It’s 1972 and Barry Glovsky, the founder, editor and driving force behind the record review magazine PopTop is working from his Boston office. Barry was a natural born entrepreneur with a deep love for rock’n’roll and PopTop was his avenue into the record business. Available for free to music fans, any given issue could sport reviews of 30 to 50 albums. The salesman in Barry could get the magazine into the stores, but he needed writers to fill the pages.
As Barry tells it, “Steve Morse just walked into my office one day. He told me that he liked the magazine, would like to write for it and we fell into a long conversation about the world of music – not just rock’n’roll – and I quickly realized that Steve really knew his stuff. One thing that surprised me was his passion for country music. I’d never listened to it. He insisted that I check out Hank Williams, Waylon Jennings and others. After we had been working together for a while, he started taking me to clubs to get a better feel for the scene.”
Like many people in Steve’s life, Barry and Steve became good friends as well as musical co-conspirators. Barry describes him as “one of the nicest guys you’ll ever meet” who from day one was a fully evolved music critic. The arc of Steve’s career would prove Barry to be right.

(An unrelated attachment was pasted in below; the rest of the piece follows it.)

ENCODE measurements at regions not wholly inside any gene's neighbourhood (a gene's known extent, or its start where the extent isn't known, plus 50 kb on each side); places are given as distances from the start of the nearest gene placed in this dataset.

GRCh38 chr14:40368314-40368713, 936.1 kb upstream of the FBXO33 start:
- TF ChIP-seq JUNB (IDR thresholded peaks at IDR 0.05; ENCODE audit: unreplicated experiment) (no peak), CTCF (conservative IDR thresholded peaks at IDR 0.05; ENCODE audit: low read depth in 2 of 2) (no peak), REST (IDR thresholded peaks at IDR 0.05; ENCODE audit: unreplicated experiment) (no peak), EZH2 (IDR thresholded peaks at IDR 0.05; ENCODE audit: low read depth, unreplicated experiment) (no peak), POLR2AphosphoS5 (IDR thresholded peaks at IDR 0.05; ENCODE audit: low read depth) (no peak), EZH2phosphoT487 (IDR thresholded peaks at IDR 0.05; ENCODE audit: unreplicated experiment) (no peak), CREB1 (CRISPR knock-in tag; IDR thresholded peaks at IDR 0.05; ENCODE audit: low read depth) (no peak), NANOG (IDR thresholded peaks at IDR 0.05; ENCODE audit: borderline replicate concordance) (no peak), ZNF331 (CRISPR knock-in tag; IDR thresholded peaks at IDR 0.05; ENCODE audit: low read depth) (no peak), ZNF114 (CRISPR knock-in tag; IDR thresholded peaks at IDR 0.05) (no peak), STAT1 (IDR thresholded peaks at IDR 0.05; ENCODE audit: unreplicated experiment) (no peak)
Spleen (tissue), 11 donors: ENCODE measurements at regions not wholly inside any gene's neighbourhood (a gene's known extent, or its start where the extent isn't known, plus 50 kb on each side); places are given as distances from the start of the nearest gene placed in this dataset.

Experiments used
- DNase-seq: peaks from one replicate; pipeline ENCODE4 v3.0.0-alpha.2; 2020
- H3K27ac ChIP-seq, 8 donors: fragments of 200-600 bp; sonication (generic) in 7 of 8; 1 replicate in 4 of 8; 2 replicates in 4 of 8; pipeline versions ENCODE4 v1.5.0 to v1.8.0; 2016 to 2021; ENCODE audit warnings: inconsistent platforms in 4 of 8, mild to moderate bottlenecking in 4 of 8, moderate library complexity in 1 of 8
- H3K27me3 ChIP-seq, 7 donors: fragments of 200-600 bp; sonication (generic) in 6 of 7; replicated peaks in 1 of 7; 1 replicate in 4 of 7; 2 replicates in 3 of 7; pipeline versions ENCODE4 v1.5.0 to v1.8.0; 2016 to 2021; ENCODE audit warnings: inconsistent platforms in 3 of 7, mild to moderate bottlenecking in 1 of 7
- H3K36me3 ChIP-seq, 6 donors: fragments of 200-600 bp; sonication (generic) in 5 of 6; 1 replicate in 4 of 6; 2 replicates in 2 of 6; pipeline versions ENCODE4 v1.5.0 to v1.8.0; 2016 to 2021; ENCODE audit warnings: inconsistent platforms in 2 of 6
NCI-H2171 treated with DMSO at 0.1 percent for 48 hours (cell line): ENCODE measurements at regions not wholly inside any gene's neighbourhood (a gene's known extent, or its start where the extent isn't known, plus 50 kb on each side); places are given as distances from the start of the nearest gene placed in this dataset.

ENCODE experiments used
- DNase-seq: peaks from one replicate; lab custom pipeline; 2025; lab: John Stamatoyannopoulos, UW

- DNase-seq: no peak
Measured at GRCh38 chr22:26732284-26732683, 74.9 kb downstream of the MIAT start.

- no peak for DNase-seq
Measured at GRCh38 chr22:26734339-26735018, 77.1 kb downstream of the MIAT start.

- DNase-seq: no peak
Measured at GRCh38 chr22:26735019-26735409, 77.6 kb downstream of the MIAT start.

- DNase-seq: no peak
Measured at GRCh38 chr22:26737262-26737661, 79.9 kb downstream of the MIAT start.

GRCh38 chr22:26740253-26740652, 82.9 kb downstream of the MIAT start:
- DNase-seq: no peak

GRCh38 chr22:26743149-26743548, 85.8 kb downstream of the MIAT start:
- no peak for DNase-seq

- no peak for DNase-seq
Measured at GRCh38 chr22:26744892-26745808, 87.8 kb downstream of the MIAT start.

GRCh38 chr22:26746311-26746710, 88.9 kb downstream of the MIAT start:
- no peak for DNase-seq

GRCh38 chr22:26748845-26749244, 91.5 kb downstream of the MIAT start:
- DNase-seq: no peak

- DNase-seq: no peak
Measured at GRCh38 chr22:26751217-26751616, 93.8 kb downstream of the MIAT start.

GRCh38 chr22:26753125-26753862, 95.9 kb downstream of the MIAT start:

I met Steve around the same time. I had a local country rock outfit called Wheatstraw and Steve was a frequent presence at our shows, usually stationing himself near the back of the room. His presence was notable for a few things. Though he sought to “blend in,” he towered a full head and shoulders above anyone else in the room; not much “blending” going on. It was also clear that he was taking it all in, really listening. His 11 years of classical piano training gave him an educated musical ear. His post-college years as a high school social studies teacher sharpened his powers of observation during the period of intense cultural change that was playing out in our national affairs and the music that occupied such a central role in the lives of us emerging Baby Boomers. Steve and I bonded over our mutual love of country music. He was generous in pointing attention to my music and we’ve been good friends for almost 50 years. (Around 1975, Steve brought Barry Glovsky to a Wheatstraw show. That led to Barry being Executive Producer of my first two albums and my manager for the next 5 years).
Steve spent his elementary school years in the Boston suburb of Weymouth. Among other glories, Weymouth was home to an important Naval Air Station, manned by Navy personnel from around the country. So country music was in the air, in the local bars and on restaurant juke boxes. By the 1960s his family had moved north to Wellesley providing Steve with a front row seat for the music explosion that was about to hit the city. Steve was 16 when the Beatles invaded in 1964, and like for millions of kids, his life found a new passion.